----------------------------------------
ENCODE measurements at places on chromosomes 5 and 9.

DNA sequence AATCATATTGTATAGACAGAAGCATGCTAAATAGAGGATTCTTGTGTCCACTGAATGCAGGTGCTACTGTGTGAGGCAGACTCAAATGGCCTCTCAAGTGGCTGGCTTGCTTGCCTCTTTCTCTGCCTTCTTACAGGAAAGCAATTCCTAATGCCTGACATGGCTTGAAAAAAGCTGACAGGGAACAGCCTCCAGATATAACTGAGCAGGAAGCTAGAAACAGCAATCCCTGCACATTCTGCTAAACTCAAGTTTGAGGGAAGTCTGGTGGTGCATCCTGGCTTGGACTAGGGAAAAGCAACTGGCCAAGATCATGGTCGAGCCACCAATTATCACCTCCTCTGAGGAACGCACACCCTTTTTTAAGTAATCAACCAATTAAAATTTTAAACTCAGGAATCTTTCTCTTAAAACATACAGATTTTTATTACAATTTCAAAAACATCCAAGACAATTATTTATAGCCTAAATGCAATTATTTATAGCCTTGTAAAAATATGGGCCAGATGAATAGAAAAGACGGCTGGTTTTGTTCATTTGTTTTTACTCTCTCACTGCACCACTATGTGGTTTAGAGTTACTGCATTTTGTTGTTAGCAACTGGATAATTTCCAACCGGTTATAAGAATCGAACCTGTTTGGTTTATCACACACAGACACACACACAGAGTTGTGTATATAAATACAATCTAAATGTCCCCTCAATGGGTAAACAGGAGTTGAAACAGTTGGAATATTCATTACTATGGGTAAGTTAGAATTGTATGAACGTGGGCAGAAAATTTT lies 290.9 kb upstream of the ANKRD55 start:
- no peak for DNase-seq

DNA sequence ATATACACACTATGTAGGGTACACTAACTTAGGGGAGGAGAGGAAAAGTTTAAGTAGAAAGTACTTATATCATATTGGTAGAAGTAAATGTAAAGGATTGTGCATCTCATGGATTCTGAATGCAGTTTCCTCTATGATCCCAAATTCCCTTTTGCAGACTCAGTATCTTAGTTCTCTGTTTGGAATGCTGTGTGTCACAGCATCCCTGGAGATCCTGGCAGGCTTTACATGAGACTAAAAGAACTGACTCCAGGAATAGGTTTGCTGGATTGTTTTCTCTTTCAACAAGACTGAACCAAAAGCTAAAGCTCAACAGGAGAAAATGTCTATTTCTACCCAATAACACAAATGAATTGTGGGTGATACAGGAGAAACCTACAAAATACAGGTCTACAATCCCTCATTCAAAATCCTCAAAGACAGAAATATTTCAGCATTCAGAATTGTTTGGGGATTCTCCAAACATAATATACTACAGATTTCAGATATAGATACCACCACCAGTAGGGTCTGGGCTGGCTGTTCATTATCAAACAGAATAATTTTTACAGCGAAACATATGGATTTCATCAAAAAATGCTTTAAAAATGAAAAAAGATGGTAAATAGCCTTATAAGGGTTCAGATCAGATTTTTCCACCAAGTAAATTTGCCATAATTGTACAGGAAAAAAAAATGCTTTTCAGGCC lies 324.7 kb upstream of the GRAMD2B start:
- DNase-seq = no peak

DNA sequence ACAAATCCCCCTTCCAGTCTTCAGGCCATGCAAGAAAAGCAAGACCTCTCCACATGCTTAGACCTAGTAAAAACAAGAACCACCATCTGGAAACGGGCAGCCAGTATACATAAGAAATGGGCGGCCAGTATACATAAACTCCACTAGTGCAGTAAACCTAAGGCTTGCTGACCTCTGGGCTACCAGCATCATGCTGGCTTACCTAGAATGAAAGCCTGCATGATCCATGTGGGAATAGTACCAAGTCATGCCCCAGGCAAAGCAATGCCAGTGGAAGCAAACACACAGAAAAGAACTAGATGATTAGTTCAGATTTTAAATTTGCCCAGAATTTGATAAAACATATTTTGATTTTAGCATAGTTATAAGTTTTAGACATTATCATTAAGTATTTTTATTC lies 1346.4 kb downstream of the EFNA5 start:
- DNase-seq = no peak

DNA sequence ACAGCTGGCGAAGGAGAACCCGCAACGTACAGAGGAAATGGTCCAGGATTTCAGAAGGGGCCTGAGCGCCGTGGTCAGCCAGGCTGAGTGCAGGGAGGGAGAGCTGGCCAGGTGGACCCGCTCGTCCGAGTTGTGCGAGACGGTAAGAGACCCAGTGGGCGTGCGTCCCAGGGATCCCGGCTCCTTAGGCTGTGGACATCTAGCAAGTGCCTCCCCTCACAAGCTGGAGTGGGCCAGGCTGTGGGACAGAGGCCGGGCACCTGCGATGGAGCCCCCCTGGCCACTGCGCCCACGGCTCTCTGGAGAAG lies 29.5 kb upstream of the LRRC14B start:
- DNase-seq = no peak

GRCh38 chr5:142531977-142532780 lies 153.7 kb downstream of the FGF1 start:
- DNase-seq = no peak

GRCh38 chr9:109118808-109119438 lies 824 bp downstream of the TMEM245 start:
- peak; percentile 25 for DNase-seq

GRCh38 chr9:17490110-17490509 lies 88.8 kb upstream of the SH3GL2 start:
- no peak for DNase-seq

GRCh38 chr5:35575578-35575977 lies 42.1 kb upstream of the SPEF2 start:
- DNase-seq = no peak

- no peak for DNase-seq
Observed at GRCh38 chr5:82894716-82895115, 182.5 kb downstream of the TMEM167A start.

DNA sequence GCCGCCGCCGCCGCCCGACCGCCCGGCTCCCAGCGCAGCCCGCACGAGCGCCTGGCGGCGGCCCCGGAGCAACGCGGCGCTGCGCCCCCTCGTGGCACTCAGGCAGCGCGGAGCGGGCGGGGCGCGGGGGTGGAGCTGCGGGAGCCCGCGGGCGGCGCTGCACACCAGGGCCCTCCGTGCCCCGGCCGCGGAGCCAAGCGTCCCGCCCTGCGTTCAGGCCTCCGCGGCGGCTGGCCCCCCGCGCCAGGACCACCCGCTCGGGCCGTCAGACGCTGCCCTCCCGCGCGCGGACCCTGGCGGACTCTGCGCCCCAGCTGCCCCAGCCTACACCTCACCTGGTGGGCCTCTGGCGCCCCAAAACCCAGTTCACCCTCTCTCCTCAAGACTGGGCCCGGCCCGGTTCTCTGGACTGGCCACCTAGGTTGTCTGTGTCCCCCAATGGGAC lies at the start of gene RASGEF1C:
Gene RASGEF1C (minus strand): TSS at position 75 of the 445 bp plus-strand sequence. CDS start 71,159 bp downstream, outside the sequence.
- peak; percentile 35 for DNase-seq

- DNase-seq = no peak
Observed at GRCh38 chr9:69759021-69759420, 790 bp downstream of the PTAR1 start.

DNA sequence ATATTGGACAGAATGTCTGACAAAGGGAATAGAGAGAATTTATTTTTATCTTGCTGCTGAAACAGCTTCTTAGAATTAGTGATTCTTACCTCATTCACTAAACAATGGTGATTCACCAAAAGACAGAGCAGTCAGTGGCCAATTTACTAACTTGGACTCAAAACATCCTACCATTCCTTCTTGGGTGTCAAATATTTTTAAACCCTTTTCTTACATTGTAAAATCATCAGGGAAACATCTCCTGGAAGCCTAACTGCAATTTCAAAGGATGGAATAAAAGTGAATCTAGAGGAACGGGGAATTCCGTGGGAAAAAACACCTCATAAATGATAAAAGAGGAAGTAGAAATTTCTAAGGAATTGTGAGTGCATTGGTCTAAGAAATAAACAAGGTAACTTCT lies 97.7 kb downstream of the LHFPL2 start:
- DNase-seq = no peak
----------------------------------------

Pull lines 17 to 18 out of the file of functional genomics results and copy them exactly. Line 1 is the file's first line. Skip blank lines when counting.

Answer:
- DNase-seq = no peak

- no peak for DNase-seq